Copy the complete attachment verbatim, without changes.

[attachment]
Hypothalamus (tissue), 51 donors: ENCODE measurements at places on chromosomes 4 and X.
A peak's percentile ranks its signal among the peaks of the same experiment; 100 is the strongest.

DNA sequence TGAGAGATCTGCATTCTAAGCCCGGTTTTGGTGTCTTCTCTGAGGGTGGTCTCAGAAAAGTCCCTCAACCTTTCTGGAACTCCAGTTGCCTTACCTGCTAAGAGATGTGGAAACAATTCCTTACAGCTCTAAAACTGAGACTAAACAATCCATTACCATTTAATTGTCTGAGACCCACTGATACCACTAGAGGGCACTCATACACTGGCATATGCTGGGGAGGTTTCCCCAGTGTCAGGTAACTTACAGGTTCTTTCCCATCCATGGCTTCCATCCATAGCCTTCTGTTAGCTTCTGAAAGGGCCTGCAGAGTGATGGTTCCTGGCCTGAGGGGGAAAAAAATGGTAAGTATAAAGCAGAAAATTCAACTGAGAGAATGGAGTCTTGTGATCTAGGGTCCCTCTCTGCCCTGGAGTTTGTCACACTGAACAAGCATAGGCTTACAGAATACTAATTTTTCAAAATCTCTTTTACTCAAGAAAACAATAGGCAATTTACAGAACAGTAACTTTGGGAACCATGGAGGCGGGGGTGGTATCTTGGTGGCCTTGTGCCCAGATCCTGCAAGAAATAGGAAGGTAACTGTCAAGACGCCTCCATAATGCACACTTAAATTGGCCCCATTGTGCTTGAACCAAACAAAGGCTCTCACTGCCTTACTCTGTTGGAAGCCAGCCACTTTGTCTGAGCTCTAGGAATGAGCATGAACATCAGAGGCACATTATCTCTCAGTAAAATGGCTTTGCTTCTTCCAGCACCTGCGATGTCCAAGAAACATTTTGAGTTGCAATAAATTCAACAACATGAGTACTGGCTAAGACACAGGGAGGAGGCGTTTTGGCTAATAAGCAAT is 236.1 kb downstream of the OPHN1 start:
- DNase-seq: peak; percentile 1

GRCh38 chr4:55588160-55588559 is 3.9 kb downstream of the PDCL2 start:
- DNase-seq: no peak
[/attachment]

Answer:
Hypothalamus (tissue), 51 donors: ENCODE measurements at places on chromosomes 4 and X.
A peak's percentile ranks its signal among the peaks of the same experiment; 100 is the strongest.

DNA sequence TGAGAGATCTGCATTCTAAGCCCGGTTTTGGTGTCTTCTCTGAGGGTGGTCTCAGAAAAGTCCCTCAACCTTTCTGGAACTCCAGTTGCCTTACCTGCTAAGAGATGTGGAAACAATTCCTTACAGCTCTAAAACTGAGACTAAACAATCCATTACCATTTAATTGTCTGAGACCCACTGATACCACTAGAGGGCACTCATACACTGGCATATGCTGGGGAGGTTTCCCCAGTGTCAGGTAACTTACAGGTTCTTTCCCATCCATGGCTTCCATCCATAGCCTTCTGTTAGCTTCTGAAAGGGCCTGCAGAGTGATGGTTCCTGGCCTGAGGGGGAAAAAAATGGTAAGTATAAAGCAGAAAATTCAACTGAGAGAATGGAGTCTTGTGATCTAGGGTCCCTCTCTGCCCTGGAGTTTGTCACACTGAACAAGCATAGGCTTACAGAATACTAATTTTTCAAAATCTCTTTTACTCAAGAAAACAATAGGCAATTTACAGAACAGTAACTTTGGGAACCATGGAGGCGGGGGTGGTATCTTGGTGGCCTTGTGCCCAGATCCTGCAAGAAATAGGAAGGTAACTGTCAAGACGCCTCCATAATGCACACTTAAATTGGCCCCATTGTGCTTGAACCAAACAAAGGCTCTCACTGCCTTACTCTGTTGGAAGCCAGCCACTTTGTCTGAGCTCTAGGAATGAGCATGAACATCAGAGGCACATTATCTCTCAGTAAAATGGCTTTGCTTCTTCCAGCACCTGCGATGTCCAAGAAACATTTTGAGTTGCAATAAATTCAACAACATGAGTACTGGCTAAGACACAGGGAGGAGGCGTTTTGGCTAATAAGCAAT is 236.1 kb downstream of the OPHN1 start:
- DNase-seq: peak; percentile 1

GRCh38 chr4:55588160-55588559 is 3.9 kb downstream of the PDCL2 start:
- DNase-seq: no peak